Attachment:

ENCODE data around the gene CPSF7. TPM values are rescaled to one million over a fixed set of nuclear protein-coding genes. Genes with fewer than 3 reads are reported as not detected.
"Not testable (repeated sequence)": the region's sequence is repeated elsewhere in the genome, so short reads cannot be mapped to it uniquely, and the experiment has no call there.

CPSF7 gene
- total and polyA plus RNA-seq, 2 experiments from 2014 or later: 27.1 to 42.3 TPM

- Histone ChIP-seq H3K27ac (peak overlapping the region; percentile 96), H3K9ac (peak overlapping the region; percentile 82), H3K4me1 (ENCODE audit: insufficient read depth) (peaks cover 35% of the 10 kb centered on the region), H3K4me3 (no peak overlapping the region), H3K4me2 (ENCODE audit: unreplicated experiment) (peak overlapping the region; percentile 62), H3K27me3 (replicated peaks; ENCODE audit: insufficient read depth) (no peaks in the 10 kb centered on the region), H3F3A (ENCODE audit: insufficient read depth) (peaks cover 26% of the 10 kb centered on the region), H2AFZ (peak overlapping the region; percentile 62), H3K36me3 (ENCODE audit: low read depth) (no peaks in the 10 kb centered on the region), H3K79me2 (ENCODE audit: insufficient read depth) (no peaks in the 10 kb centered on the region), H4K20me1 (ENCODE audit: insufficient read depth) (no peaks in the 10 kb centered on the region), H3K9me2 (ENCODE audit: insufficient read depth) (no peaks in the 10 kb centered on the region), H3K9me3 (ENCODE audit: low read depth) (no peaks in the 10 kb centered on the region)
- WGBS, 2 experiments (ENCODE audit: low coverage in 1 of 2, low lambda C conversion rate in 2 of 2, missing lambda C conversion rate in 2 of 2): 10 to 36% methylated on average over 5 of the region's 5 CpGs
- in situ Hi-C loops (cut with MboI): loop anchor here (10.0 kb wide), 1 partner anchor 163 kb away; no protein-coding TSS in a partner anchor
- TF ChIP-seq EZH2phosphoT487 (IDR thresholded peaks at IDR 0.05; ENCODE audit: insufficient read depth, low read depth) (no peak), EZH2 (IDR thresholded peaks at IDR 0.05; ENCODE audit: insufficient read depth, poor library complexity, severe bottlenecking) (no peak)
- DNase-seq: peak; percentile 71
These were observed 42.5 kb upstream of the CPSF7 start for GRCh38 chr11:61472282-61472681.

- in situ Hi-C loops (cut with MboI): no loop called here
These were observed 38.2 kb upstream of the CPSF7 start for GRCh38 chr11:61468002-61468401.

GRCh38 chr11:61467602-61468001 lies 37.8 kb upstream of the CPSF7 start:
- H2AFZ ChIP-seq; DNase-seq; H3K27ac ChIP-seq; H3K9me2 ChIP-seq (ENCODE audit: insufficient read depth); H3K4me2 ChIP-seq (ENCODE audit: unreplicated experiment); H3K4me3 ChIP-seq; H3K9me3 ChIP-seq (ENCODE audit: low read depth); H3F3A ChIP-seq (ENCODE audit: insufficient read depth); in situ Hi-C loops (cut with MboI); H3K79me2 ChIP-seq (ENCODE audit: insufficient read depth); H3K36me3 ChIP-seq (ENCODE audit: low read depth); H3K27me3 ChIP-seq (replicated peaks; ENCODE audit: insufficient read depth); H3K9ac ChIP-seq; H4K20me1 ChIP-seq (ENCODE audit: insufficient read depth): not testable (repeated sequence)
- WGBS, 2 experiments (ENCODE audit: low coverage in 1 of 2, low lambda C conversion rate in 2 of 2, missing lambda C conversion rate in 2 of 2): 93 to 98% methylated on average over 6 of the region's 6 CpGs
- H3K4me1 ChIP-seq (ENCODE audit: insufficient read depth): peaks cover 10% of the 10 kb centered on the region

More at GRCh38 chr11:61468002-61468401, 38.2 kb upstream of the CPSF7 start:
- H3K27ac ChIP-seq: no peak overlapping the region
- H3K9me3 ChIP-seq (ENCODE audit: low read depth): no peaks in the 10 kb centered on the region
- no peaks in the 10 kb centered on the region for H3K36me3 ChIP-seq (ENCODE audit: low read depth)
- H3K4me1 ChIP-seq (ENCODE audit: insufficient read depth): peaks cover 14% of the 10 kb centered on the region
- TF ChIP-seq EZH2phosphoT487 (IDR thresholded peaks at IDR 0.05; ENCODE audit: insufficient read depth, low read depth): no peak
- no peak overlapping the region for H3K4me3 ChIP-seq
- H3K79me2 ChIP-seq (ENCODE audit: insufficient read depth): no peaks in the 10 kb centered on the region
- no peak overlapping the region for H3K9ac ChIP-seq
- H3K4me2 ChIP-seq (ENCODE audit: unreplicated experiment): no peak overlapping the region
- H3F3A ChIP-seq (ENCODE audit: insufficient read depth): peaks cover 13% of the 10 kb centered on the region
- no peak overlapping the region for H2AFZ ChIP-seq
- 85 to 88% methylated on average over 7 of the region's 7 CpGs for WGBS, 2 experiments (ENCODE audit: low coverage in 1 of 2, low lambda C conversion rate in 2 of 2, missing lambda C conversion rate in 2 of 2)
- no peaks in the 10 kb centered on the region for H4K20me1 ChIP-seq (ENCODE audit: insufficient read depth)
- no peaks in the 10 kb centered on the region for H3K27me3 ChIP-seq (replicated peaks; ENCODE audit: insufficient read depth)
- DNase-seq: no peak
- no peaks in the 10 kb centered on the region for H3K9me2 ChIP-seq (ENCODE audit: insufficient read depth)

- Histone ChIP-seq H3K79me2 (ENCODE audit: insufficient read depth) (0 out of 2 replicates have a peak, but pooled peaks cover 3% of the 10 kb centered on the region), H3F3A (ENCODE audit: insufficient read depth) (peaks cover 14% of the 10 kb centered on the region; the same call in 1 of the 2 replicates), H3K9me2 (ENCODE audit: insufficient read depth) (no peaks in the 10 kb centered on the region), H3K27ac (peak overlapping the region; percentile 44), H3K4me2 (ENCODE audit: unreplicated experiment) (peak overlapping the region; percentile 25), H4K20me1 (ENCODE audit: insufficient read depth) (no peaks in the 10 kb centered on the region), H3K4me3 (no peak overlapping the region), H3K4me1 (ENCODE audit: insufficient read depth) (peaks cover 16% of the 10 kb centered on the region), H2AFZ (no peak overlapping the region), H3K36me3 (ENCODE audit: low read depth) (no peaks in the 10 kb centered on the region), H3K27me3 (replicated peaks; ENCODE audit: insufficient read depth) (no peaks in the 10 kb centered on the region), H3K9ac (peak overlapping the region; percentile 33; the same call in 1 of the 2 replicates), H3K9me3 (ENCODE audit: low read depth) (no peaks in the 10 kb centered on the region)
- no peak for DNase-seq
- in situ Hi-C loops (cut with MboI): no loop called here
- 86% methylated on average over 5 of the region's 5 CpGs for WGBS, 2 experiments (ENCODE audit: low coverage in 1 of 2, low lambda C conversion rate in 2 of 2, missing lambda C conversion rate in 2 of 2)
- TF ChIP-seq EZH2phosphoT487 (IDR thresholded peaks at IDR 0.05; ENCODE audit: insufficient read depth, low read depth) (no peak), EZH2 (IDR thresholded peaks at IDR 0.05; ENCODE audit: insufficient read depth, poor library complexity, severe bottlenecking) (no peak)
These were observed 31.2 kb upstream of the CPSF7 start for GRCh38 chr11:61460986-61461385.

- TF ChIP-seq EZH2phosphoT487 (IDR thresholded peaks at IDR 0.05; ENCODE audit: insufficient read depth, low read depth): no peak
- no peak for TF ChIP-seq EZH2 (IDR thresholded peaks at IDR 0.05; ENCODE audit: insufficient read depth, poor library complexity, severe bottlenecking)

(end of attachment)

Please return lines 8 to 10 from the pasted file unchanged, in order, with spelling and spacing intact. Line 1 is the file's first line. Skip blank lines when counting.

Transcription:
- TF ChIP-seq EZH2phosphoT487 (IDR thresholded peaks at IDR 0.05; ENCODE audit: insufficient read depth, low read depth) (no peak), EZH2 (IDR thresholded peaks at IDR 0.05; ENCODE audit: insufficient read depth, poor library complexity, severe bottlenecking) (no peak)
- DNase-seq: peak; percentile 71
These were observed 42.5 kb upstream of the CPSF7 start for GRCh38 chr11:61472282-61472681.